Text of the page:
Although the present invention has been described with respect to specific embodiments thereof, various changes and modifications may be suggested to one skilled in the art and it is intended that the present invention encompass such changes and modifications as fall within the scope of the appended claims.
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|U.S. Classification||250/515.1, 250/518.1|
|Cooperative Classification||G21Y2004/10, G21F1/12, G21Y2002/201|
|Jul 10, 1992||AS||Assignment|
Owner name: BALL CORPORATION, INDIANA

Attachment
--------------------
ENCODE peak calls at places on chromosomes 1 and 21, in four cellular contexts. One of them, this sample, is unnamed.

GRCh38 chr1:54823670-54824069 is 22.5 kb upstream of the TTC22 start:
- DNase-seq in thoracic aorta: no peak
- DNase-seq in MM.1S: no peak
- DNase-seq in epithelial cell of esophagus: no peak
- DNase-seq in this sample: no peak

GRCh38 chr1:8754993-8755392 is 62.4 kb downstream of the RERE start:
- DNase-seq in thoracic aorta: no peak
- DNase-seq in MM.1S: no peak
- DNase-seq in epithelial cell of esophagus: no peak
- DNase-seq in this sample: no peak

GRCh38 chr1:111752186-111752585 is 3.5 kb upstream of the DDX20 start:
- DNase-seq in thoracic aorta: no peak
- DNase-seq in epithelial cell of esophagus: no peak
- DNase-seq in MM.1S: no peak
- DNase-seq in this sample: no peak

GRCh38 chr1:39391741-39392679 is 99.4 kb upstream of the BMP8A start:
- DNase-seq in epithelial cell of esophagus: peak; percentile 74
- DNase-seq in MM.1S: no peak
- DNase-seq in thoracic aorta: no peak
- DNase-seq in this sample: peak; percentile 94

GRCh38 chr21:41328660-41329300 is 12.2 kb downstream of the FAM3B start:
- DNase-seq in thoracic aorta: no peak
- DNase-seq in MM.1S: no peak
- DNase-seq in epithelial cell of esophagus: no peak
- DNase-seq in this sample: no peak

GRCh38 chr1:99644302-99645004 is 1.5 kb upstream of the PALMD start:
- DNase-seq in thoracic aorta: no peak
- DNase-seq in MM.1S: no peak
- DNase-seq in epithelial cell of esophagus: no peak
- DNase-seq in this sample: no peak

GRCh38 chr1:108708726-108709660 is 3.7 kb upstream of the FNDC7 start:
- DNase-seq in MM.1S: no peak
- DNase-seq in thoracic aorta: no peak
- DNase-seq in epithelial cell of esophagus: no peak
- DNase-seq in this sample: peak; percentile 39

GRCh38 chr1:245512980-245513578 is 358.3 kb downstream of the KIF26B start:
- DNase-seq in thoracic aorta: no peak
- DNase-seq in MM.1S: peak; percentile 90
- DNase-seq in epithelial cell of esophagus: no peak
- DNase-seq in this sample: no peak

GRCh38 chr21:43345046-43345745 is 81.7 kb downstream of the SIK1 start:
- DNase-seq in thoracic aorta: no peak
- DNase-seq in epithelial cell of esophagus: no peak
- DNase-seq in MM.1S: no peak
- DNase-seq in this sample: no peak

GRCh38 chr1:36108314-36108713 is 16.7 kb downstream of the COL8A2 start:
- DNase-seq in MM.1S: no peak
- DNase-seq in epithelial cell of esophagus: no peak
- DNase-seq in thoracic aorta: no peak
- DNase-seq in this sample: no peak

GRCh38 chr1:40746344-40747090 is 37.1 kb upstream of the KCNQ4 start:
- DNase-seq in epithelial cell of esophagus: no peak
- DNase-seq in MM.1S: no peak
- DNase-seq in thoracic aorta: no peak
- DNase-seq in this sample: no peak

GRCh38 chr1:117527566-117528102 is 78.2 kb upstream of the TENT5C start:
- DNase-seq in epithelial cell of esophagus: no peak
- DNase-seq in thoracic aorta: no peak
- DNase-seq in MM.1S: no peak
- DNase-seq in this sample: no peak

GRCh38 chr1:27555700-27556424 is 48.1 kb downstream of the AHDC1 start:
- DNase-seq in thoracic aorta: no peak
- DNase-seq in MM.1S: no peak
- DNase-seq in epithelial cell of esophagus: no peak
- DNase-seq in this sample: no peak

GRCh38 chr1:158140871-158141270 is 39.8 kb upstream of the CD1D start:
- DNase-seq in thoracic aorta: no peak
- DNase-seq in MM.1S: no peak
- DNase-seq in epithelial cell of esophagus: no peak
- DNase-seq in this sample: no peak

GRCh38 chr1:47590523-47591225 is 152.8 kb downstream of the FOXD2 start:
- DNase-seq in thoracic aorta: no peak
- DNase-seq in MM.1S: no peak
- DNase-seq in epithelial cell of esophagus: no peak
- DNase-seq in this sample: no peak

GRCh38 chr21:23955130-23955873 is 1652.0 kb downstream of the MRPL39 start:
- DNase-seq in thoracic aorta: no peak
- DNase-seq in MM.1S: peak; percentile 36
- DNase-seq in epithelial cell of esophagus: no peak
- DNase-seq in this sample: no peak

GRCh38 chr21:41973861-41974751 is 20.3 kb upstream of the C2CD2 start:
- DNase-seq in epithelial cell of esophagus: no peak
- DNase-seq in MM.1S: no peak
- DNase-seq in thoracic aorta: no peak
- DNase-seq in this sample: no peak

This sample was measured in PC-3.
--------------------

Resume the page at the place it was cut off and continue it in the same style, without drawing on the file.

Free format text: ASSIGNMENT OF ASSIGNORS INTEREST.;ASSIGNOR:CUMMINGS, BRENT C.;REEL/FRAME:006218/0310
Effective date: 19920710
|Jan 22, 1996||AS||Assignment|
Owner name: BALL AEROSPACE & TECHNOLOGIES CORP., COLORADO
Free format text: ASSIGNMENT OF ASSIGNORS INTEREST;ASSIGNOR:BALL CORPORATION;REEL/FRAME:007888/0001
Effective date: 19950806
|Jan 12, 1998||SULP||Surcharge for late payment|
|Jan 12, 1998||FPAY||Fee payment|
Year of fee payment: 4
|Jan 22, 2002||REMI||Maintenance fee reminder mailed|
|Jun 28, 2002||LAPS||Lapse for failure to pay maintenance fees|
|Aug 27, 2002||FP||Expired due to failure to pay maintenance fee|
Effective date: 20020628